Metaphors Throughout The Scarlet Letter Essay

This essay has a total of 693 words and 3 pages.

Metaphors Throughout The Scarlet Letter

Hawthorne manages to create many metaphors within his novel The Scarlet Letter. The rose
bush outside the prison door, the black man, and the scaffold are three metaphors. Perhaps
the most important metaphor would be the scaffold, which plays a great role throughout the
entire story. The three scaffold scenes which Hawthorne incorporated into The Scarlet
Letter contain a great deal of significance and importance the plot. Each scene brings a
different aspect of the main characters, the crowd or more minor characters, and what
truth or punishment is being brought forth.

The first scaffold scene takes place at the very beginning of the story. In this
particular scene, Hester has moments before walked from the prison door carrying her baby
and donning the scarlet letter, which stands for adultery. She must make this procession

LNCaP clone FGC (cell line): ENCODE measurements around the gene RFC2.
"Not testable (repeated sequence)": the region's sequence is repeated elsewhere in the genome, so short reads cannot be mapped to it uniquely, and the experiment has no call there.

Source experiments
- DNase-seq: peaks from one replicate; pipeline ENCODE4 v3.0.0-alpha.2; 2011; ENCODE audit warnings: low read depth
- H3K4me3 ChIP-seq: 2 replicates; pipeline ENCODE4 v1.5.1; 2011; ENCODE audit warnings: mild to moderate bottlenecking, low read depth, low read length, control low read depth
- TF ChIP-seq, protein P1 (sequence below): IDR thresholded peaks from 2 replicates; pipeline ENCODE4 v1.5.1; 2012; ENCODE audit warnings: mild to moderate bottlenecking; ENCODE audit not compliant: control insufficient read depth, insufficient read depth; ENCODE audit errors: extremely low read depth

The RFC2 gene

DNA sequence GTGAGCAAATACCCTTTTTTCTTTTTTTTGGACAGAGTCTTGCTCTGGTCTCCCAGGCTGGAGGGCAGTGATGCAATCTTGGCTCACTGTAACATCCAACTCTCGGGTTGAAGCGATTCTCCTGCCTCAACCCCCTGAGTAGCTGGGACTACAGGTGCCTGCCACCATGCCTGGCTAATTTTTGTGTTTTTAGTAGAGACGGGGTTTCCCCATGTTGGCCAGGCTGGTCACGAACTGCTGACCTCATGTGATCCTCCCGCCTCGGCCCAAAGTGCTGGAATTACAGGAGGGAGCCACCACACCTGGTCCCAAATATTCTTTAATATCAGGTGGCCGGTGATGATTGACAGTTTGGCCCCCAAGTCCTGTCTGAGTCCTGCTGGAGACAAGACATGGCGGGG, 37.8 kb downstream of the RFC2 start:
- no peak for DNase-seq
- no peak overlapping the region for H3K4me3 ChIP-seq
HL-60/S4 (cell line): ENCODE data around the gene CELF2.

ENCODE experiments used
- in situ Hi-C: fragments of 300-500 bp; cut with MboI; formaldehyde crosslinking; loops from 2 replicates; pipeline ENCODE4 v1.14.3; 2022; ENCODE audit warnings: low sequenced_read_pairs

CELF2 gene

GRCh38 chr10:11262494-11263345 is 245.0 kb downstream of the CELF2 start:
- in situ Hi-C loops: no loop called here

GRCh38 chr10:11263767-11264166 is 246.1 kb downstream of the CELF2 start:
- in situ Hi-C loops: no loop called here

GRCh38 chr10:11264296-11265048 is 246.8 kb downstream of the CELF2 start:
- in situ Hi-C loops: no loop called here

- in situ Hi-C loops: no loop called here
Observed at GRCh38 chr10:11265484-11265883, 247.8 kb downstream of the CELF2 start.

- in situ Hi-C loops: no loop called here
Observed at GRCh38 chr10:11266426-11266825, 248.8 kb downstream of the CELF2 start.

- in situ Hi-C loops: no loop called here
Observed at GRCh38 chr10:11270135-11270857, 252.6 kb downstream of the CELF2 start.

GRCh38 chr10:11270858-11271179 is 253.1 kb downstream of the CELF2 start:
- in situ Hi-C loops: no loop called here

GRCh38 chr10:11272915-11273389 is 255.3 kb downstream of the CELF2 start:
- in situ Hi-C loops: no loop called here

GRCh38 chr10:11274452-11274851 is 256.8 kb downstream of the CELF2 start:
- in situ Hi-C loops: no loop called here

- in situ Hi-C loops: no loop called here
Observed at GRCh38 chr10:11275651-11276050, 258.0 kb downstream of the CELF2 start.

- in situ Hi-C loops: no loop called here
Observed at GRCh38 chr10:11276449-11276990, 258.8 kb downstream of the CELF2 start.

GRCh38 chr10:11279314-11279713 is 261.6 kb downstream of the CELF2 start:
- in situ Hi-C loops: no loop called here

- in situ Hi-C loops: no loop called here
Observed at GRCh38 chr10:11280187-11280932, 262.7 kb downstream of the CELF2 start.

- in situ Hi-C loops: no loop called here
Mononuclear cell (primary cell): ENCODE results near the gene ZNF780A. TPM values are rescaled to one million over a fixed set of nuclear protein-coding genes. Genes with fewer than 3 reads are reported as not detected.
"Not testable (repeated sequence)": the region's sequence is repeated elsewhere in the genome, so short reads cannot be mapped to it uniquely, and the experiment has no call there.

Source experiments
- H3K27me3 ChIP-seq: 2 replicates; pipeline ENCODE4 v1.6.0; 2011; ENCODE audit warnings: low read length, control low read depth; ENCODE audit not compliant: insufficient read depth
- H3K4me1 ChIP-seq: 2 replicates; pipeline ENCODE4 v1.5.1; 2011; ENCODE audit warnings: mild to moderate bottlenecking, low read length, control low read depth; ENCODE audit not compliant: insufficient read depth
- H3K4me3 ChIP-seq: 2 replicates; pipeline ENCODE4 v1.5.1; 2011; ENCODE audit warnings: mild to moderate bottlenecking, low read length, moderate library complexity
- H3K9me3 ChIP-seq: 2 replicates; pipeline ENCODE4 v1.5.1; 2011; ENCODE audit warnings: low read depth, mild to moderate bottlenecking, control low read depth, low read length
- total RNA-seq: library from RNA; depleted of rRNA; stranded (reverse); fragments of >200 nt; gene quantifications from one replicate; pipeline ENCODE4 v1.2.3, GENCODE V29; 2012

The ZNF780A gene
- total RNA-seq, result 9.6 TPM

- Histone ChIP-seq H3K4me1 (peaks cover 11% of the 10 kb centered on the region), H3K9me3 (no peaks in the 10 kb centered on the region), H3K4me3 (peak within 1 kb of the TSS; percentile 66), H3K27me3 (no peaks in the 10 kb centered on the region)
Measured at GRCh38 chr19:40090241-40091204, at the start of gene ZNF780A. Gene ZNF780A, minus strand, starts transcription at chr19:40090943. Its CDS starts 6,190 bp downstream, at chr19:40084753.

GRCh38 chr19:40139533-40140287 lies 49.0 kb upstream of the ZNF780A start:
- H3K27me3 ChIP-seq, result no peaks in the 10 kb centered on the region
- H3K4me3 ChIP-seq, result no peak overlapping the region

in front of the entire town. After the march, Hester is forced to stand alone on the
scaffold until an hour past noon.

It seems as if Hawthorne wrote this scene for the purposes of exhibiting the harshness of
Puritan society, and to allow the reader some insight into Hester's thoughts. Hawthorne
places the focus onto Hester at this moment. The reader observes her before the full
effect of the scarlet letter has had a chance to take hold of her. The reader is also able
to see the cruel and judgmental behavior of the crowd through their language, such as when
they call her a hussy. "This women has brought shame upon us all, and ought to die. Is
there not law for it?"
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